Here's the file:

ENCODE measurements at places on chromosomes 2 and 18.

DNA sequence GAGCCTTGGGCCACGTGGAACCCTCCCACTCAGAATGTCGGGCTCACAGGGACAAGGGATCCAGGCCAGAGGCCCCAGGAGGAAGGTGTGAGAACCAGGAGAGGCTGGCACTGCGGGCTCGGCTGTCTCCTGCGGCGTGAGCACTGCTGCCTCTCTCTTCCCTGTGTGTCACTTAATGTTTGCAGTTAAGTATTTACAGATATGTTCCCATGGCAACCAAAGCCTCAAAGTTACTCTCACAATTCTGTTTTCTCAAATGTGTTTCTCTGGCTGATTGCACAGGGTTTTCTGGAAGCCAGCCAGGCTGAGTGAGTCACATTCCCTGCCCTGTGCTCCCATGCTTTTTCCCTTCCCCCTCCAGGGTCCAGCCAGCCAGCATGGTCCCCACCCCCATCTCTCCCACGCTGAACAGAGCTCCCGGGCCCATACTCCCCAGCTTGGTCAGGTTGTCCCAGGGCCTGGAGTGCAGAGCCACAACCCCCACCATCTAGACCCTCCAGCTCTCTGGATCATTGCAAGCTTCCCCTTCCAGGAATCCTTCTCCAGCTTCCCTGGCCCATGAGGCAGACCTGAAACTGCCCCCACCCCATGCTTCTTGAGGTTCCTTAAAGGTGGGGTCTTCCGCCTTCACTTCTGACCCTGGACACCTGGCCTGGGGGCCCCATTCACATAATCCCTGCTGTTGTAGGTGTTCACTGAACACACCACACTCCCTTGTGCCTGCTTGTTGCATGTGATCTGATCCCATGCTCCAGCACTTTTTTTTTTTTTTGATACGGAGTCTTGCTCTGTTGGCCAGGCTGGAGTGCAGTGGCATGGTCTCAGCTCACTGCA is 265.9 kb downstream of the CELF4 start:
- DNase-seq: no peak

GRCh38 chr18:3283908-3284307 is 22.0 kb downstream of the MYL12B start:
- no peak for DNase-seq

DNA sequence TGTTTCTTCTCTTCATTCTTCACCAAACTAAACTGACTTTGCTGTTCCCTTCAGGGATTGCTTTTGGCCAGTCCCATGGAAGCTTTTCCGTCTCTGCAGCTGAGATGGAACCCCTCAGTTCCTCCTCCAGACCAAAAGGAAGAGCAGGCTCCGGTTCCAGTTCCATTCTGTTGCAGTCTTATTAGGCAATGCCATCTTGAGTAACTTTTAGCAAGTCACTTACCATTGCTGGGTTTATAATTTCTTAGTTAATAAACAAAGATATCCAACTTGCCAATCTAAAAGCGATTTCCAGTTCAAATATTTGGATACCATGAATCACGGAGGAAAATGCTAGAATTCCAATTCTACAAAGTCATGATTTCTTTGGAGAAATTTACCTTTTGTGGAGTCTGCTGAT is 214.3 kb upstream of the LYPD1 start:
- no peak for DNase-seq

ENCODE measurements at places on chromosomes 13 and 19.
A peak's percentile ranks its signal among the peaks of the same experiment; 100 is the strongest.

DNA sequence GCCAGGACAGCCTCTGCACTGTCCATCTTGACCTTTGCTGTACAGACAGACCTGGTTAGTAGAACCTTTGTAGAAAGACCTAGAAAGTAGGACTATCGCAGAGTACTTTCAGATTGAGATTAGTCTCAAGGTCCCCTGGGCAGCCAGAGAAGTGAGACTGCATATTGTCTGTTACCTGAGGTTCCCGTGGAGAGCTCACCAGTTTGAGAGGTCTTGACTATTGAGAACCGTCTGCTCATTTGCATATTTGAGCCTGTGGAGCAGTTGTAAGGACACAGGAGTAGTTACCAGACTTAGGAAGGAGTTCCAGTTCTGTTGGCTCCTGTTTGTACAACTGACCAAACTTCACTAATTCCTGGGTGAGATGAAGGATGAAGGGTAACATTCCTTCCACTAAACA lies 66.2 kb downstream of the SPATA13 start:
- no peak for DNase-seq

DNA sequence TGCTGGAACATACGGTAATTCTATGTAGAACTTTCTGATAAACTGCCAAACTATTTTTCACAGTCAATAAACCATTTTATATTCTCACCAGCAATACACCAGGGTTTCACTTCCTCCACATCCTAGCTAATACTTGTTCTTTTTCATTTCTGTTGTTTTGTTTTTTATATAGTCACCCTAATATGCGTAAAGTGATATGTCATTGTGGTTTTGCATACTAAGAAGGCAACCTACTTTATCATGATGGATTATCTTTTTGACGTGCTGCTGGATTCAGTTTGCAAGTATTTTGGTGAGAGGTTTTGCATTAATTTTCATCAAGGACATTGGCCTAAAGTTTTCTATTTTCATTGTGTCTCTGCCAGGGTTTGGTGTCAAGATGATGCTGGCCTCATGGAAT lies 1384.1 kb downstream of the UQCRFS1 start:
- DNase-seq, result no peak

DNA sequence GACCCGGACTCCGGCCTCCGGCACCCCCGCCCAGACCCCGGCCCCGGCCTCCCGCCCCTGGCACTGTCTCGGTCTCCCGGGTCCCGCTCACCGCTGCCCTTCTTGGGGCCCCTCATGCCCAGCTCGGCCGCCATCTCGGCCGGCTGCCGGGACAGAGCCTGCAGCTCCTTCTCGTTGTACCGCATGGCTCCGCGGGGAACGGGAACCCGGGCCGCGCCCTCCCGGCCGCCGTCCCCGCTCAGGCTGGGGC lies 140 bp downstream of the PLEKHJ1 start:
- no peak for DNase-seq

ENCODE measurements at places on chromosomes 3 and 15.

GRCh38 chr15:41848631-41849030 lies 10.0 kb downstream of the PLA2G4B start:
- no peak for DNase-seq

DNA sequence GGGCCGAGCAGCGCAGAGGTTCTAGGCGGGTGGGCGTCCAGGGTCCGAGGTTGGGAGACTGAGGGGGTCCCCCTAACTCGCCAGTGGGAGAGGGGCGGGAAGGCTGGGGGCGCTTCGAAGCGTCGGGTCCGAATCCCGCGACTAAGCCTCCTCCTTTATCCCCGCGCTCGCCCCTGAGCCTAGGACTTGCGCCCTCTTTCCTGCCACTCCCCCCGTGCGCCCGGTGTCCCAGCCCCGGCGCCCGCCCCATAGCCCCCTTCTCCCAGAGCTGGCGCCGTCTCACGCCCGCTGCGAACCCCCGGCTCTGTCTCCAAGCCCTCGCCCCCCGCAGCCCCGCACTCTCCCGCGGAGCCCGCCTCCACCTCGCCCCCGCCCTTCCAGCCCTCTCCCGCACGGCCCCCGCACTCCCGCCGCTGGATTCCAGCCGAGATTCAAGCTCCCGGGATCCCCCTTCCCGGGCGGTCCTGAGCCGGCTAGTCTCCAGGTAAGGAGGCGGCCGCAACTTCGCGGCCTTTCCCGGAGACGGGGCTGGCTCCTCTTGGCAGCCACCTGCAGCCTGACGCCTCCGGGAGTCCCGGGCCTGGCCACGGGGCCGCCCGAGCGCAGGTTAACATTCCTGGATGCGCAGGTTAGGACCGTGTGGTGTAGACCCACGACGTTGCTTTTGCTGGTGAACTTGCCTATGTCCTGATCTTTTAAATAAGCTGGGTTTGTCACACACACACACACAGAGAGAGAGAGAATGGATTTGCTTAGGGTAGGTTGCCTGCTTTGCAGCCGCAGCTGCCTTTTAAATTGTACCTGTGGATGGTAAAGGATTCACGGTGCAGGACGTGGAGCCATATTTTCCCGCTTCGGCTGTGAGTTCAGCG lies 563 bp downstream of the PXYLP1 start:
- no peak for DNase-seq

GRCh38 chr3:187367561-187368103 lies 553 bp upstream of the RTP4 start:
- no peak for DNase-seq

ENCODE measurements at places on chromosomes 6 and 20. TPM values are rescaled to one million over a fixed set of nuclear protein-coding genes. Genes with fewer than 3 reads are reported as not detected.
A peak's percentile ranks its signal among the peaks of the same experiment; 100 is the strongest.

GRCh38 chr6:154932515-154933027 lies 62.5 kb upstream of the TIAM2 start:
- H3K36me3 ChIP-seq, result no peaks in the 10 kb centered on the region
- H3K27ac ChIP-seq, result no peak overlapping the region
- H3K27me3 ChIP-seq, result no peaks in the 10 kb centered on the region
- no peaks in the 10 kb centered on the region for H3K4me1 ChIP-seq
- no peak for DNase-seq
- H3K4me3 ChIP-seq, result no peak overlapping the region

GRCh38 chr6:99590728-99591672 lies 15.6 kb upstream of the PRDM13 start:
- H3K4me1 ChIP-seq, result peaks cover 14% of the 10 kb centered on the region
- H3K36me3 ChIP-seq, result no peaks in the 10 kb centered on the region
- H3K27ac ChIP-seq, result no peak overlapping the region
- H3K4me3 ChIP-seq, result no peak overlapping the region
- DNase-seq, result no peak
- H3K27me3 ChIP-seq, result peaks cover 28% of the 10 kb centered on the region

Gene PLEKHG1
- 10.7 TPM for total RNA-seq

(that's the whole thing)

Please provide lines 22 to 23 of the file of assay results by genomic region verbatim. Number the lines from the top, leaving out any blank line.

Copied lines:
- no peak for DNase-seq

ENCODE measurements at places on chromosomes 6 and 20. TPM values are rescaled to one million over a fixed set of nuclear protein-coding genes. Genes with fewer than 3 reads are reported as not detected.